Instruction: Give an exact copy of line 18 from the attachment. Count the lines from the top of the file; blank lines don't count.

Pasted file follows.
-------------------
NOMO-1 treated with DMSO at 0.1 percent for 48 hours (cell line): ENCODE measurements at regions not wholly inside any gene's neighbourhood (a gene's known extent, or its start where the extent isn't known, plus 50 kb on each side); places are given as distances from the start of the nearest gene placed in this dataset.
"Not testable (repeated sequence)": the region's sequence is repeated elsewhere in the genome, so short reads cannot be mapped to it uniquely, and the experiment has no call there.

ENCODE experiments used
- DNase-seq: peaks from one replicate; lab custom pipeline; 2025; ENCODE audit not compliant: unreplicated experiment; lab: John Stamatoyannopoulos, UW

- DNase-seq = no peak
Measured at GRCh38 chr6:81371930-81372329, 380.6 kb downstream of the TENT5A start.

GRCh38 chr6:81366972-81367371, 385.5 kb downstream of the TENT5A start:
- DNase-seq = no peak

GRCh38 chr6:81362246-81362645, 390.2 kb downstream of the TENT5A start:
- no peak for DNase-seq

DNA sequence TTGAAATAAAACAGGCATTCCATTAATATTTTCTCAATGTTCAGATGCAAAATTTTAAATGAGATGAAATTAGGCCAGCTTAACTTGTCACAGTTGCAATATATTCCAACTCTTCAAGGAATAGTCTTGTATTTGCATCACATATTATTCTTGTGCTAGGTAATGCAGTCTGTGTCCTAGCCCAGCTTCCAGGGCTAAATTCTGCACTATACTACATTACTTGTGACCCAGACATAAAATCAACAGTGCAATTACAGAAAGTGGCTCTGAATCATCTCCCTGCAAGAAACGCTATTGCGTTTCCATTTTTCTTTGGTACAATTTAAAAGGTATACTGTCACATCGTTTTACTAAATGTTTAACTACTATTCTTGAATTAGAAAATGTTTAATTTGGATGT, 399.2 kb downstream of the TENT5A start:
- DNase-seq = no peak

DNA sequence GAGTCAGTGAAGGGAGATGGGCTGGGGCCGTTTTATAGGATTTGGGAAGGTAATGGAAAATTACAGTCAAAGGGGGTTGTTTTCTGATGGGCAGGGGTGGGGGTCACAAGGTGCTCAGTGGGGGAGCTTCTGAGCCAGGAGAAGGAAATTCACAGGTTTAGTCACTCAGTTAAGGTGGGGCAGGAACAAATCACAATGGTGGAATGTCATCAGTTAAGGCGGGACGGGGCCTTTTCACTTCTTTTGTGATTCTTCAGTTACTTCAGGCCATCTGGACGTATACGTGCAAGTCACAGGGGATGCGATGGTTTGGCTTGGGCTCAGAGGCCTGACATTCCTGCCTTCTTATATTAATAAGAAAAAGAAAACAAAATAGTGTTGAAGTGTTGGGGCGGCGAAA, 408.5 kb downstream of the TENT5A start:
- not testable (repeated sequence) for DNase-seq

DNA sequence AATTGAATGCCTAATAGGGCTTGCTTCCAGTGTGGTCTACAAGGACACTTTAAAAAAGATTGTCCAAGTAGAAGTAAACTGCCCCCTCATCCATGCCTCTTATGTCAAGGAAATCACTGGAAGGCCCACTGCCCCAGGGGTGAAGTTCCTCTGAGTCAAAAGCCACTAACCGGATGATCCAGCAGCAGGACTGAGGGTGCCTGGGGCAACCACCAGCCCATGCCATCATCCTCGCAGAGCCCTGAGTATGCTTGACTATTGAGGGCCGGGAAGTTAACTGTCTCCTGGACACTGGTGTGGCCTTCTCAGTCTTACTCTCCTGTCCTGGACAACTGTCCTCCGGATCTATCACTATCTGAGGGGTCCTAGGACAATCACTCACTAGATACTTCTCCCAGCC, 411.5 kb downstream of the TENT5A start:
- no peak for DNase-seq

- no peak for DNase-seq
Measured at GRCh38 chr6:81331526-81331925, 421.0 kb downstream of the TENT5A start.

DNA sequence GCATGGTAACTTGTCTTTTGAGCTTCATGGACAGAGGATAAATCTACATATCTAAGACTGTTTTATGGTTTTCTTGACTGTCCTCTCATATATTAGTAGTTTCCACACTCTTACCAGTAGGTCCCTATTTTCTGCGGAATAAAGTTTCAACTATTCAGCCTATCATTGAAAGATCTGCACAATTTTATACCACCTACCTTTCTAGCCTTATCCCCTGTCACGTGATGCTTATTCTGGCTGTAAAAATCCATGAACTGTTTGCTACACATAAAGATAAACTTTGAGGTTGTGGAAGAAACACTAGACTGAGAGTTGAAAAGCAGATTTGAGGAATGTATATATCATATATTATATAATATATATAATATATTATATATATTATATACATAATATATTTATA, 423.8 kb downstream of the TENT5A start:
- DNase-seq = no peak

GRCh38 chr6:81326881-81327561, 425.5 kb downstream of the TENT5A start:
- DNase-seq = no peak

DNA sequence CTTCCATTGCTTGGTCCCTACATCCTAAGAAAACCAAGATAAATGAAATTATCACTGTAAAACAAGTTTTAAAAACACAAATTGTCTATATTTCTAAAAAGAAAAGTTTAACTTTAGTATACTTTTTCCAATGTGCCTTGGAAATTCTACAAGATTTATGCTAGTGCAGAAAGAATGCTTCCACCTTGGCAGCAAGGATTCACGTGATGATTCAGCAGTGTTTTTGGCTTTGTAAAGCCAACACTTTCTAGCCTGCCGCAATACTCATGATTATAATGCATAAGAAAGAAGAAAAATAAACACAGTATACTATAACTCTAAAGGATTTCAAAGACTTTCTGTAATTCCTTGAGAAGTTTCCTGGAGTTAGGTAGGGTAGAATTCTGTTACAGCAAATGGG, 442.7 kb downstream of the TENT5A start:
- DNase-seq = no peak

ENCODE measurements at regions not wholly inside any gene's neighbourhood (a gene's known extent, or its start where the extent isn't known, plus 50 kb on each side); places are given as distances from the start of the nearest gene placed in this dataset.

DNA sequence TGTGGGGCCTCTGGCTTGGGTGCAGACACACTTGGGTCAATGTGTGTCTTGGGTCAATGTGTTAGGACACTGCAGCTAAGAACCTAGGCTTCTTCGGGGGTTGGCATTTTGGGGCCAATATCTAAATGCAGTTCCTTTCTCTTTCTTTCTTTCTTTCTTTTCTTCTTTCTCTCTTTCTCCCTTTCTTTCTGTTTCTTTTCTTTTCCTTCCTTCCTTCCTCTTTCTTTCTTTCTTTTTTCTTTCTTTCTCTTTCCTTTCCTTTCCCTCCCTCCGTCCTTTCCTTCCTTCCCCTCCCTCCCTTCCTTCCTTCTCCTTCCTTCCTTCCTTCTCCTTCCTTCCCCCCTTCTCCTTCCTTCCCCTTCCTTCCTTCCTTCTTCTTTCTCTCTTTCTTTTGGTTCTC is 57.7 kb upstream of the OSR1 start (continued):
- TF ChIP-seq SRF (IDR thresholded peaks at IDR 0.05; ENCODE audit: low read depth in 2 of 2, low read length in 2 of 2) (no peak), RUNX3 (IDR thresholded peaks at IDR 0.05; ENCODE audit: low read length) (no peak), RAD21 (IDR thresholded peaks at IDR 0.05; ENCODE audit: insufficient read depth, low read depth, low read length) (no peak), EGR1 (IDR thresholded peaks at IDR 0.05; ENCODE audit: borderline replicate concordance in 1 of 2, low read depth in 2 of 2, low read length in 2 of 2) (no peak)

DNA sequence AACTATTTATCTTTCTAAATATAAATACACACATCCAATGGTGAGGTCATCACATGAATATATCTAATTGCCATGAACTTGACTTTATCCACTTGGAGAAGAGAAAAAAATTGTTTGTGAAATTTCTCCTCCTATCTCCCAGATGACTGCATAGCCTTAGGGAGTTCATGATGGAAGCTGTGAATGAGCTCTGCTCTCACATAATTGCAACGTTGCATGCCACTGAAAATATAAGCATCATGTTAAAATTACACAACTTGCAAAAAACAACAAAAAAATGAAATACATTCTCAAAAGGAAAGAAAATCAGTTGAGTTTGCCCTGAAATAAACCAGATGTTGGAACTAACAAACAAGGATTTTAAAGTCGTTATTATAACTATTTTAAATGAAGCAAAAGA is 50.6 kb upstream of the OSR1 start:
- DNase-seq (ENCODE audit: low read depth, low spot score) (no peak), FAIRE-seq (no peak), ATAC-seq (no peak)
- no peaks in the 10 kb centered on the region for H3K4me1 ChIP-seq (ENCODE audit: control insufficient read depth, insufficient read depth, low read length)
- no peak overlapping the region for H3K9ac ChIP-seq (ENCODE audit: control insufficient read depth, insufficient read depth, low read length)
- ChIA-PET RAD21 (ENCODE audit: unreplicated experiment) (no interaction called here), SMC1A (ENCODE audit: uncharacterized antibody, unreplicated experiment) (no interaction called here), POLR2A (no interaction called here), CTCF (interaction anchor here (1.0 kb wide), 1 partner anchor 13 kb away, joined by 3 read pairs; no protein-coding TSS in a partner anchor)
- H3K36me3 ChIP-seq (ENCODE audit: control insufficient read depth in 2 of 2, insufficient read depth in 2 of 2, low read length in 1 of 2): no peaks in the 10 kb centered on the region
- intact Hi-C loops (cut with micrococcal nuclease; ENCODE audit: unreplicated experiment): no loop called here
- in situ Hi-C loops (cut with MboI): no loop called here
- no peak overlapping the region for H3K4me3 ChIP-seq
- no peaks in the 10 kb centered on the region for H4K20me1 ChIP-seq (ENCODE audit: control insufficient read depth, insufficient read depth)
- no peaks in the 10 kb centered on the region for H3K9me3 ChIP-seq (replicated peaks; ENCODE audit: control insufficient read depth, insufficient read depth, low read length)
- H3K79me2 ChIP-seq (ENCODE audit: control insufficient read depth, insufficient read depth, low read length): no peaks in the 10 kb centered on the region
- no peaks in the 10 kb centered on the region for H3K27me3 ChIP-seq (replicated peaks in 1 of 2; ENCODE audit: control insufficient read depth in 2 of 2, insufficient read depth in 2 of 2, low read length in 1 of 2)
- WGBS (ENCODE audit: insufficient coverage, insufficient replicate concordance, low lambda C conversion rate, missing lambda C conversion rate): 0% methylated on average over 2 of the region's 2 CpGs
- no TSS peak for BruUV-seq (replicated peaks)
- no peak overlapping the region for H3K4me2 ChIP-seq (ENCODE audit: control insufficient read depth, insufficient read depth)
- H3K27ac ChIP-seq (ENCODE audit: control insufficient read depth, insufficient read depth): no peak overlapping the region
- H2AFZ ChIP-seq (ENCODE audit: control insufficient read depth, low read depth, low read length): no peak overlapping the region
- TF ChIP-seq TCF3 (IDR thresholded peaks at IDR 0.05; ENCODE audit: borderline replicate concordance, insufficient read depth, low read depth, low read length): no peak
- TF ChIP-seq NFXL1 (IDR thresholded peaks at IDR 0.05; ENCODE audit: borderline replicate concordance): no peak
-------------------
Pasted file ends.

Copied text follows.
Measured at GRCh38 chr6:81331526-81331925, 421.0 kb downstream of the TENT5A start.